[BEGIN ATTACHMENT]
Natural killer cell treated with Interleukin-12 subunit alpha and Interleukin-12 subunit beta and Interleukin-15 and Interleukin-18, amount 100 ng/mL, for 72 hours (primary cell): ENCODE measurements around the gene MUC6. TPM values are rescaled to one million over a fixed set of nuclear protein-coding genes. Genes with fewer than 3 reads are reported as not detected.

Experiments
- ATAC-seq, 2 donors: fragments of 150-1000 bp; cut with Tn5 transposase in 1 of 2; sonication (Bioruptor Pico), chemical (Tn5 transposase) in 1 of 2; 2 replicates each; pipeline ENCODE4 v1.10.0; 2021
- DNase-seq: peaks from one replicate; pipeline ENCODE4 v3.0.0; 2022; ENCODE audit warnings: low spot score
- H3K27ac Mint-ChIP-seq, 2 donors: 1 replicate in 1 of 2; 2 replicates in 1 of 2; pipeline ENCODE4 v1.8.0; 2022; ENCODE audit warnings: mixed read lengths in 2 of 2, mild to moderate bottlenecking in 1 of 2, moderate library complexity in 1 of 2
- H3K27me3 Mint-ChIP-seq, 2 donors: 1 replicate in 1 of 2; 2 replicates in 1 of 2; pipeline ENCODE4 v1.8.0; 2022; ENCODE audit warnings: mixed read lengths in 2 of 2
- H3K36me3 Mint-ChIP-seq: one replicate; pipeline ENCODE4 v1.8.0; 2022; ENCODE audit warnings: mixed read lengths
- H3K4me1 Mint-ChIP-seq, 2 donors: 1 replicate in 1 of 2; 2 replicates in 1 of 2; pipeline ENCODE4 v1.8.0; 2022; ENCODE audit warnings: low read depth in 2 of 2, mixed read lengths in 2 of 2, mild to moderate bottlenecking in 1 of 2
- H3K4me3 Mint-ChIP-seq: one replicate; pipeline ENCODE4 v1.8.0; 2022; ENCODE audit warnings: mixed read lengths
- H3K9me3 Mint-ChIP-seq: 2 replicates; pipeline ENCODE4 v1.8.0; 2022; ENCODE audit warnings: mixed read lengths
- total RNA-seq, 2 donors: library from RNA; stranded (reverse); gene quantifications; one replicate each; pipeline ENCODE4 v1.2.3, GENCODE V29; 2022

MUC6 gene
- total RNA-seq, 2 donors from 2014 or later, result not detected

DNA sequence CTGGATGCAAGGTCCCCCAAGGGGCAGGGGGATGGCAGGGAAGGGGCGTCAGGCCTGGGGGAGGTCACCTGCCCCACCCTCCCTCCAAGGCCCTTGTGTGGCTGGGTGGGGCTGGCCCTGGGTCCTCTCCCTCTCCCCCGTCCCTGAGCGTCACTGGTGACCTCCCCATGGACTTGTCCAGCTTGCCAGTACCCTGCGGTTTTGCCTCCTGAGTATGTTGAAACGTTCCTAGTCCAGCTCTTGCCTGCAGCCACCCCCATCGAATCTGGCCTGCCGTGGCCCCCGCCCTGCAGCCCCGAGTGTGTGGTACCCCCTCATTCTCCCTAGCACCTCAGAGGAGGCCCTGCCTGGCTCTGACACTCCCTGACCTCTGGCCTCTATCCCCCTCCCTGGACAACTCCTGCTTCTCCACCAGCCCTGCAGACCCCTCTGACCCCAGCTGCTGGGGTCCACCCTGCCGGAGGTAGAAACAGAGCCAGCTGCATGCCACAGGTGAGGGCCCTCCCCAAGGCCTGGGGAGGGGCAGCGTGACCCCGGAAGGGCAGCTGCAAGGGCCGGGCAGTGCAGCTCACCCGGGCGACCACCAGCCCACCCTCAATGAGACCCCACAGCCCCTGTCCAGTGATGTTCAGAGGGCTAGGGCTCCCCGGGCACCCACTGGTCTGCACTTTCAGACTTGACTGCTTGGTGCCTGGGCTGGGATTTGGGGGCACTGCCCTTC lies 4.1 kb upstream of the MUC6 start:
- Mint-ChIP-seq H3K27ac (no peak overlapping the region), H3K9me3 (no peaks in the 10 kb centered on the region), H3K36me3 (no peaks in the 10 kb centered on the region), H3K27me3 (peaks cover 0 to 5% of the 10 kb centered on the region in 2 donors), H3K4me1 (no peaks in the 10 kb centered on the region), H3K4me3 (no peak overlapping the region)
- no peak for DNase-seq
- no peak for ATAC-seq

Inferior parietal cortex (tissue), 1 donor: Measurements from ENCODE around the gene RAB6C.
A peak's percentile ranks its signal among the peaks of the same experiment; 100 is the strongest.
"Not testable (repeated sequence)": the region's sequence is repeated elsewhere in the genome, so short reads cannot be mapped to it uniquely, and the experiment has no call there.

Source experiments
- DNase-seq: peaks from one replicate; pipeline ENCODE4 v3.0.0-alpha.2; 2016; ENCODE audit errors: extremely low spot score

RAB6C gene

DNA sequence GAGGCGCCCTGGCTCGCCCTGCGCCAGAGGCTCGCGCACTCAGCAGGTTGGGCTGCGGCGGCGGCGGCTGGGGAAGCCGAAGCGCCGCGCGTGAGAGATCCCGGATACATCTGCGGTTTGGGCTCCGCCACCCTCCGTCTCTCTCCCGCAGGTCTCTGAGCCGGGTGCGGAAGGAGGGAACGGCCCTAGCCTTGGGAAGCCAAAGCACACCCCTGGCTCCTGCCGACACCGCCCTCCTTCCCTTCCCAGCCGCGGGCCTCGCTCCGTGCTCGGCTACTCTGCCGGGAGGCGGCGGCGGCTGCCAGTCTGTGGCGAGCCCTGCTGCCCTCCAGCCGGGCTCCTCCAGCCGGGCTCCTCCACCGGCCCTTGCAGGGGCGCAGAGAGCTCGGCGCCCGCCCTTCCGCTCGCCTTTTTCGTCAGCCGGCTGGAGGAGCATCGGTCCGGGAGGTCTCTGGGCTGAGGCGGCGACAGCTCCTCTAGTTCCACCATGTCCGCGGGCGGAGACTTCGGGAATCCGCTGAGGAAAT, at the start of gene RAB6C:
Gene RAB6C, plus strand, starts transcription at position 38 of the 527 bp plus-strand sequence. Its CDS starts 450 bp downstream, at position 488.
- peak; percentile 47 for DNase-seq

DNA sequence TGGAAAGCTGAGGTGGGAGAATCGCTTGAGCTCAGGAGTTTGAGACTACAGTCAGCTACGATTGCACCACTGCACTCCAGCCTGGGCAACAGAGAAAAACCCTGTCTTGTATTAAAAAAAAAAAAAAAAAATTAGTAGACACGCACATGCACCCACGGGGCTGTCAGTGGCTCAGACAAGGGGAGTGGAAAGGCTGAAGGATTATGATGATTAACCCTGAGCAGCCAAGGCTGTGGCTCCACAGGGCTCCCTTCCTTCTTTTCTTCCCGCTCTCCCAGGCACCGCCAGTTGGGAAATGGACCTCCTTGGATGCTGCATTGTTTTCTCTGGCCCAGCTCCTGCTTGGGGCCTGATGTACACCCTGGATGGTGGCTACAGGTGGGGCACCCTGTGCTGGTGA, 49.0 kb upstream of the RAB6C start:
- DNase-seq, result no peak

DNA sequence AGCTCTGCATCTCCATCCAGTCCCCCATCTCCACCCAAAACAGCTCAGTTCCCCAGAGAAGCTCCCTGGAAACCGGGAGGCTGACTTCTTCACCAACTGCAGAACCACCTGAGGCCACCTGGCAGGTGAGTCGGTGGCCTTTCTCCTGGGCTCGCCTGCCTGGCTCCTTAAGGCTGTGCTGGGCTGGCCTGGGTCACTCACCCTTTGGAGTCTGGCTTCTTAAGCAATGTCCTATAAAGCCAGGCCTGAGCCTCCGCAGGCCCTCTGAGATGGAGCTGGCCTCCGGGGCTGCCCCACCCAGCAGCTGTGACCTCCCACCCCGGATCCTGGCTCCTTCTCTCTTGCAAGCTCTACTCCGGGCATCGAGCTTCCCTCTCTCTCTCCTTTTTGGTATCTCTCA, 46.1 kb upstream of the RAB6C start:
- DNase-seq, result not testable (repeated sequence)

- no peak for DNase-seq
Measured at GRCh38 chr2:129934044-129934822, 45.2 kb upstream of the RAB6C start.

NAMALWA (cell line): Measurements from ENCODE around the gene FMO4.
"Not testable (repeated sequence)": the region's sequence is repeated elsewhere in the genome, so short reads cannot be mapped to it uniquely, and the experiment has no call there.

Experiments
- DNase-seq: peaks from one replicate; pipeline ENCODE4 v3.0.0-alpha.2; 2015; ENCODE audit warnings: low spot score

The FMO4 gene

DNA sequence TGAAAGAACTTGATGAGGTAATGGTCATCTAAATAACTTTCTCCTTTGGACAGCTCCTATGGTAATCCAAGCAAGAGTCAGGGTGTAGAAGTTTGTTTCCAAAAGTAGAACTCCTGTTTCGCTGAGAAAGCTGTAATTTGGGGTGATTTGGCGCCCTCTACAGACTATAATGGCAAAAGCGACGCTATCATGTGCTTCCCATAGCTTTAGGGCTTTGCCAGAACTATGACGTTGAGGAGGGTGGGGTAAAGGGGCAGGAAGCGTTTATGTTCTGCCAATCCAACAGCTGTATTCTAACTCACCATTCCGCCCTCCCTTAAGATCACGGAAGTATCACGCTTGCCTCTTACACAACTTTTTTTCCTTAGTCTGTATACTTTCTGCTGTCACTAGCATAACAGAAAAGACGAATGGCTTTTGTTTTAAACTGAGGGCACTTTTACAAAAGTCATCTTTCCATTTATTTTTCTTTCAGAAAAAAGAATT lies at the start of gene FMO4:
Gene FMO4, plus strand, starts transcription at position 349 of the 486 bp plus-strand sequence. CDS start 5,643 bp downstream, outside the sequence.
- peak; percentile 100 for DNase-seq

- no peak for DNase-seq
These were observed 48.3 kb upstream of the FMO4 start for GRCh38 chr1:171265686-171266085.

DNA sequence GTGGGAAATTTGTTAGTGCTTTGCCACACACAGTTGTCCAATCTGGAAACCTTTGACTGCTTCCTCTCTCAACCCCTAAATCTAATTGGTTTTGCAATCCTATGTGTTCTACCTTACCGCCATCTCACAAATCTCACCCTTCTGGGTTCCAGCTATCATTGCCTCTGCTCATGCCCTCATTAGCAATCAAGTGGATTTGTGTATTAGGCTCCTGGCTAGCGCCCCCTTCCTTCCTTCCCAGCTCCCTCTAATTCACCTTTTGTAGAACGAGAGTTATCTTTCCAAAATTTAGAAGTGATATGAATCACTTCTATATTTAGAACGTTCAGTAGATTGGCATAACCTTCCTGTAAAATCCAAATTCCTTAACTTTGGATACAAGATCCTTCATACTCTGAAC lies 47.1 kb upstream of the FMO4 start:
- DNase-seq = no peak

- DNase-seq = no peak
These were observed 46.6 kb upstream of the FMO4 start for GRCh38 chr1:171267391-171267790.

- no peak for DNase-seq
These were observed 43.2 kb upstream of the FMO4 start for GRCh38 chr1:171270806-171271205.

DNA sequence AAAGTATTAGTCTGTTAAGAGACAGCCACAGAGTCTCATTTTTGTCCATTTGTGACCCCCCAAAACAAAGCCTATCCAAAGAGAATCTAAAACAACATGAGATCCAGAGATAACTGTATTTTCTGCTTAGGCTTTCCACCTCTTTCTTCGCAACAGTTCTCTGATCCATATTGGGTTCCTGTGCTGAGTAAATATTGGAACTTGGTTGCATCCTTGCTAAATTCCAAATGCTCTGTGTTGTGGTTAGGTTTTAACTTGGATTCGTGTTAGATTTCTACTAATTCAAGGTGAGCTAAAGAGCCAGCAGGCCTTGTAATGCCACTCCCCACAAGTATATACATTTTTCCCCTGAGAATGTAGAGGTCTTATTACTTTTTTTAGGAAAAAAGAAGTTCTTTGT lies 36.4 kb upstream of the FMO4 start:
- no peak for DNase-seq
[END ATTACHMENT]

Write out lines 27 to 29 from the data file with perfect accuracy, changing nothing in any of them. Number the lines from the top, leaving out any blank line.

DNA sequence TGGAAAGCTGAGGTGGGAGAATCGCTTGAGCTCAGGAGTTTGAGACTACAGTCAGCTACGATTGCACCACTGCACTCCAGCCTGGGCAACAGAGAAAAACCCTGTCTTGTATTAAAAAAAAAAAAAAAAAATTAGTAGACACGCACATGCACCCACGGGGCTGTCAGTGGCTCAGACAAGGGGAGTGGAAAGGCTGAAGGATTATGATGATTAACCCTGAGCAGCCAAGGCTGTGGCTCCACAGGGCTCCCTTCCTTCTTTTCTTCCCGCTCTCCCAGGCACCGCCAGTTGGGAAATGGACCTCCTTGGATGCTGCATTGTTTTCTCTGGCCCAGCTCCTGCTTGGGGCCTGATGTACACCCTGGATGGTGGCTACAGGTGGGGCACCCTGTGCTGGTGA, 49.0 kb upstream of the RAB6C start:
- DNase-seq, result no peak

DNA sequence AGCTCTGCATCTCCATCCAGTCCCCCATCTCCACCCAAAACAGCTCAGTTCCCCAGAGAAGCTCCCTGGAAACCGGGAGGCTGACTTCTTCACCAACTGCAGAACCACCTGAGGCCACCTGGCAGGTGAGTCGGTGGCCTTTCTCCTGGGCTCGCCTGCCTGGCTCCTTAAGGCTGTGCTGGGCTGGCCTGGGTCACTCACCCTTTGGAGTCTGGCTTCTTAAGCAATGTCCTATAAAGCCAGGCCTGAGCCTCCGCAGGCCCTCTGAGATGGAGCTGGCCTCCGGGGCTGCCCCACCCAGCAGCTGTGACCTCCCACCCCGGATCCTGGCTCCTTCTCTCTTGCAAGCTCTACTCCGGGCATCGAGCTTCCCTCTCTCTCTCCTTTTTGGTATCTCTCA, 46.1 kb upstream of the RAB6C start: